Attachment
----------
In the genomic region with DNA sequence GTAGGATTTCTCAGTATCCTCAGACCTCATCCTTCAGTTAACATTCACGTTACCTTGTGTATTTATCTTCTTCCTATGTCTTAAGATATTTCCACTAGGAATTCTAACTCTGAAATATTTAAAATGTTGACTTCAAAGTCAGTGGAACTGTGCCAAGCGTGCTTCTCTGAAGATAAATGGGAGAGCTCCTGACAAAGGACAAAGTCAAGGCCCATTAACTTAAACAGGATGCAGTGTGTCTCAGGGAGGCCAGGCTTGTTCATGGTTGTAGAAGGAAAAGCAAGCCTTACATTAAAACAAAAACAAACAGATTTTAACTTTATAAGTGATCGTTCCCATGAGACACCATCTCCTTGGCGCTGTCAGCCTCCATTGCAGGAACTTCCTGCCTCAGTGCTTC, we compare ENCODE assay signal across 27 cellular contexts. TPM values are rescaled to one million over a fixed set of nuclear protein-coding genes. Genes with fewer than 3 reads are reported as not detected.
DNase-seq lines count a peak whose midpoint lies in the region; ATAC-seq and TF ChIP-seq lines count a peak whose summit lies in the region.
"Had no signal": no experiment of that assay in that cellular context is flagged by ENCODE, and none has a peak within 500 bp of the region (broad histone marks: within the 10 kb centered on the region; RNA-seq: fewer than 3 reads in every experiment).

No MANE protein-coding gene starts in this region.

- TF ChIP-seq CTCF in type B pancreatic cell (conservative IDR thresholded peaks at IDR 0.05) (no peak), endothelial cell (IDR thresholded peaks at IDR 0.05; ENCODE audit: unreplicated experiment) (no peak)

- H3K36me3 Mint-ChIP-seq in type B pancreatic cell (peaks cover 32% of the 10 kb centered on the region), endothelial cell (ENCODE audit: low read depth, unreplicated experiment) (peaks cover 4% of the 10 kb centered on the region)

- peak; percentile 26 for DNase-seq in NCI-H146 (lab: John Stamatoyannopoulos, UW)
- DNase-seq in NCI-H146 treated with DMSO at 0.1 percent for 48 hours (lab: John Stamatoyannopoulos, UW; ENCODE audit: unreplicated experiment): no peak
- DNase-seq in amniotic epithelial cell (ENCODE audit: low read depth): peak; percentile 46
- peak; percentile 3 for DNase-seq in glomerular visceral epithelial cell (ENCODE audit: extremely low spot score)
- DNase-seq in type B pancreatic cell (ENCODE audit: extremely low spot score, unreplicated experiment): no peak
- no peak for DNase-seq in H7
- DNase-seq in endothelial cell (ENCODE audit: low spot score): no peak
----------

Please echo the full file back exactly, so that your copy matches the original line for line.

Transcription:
In the genomic region with DNA sequence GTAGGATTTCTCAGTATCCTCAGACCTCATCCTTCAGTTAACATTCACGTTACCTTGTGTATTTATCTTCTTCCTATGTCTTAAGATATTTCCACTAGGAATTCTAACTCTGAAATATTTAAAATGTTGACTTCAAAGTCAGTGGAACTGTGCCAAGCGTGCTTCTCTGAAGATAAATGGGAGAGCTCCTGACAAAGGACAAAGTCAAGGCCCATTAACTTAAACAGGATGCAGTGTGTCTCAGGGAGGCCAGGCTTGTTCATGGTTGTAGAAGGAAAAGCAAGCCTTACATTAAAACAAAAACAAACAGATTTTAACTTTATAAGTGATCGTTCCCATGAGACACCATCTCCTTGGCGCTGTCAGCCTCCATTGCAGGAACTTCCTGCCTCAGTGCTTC, we compare ENCODE assay signal across 27 cellular contexts. TPM values are rescaled to one million over a fixed set of nuclear protein-coding genes. Genes with fewer than 3 reads are reported as not detected.
DNase-seq lines count a peak whose midpoint lies in the region; ATAC-seq and TF ChIP-seq lines count a peak whose summit lies in the region.
"Had no signal": no experiment of that assay in that cellular context is flagged by ENCODE, and none has a peak within 500 bp of the region (broad histone marks: within the 10 kb centered on the region; RNA-seq: fewer than 3 reads in every experiment).

No MANE protein-coding gene starts in this region.

- TF ChIP-seq CTCF in type B pancreatic cell (conservative IDR thresholded peaks at IDR 0.05) (no peak), endothelial cell (IDR thresholded peaks at IDR 0.05; ENCODE audit: unreplicated experiment) (no peak)

- H3K36me3 Mint-ChIP-seq in type B pancreatic cell (peaks cover 32% of the 10 kb centered on the region), endothelial cell (ENCODE audit: low read depth, unreplicated experiment) (peaks cover 4% of the 10 kb centered on the region)

- peak; percentile 26 for DNase-seq in NCI-H146 (lab: John Stamatoyannopoulos, UW)
- DNase-seq in NCI-H146 treated with DMSO at 0.1 percent for 48 hours (lab: John Stamatoyannopoulos, UW; ENCODE audit: unreplicated experiment): no peak
- DNase-seq in amniotic epithelial cell (ENCODE audit: low read depth): peak; percentile 46
- peak; percentile 3 for DNase-seq in glomerular visceral epithelial cell (ENCODE audit: extremely low spot score)
- DNase-seq in type B pancreatic cell (ENCODE audit: extremely low spot score, unreplicated experiment): no peak
- no peak for DNase-seq in H7
- DNase-seq in endothelial cell (ENCODE audit: low spot score): no peak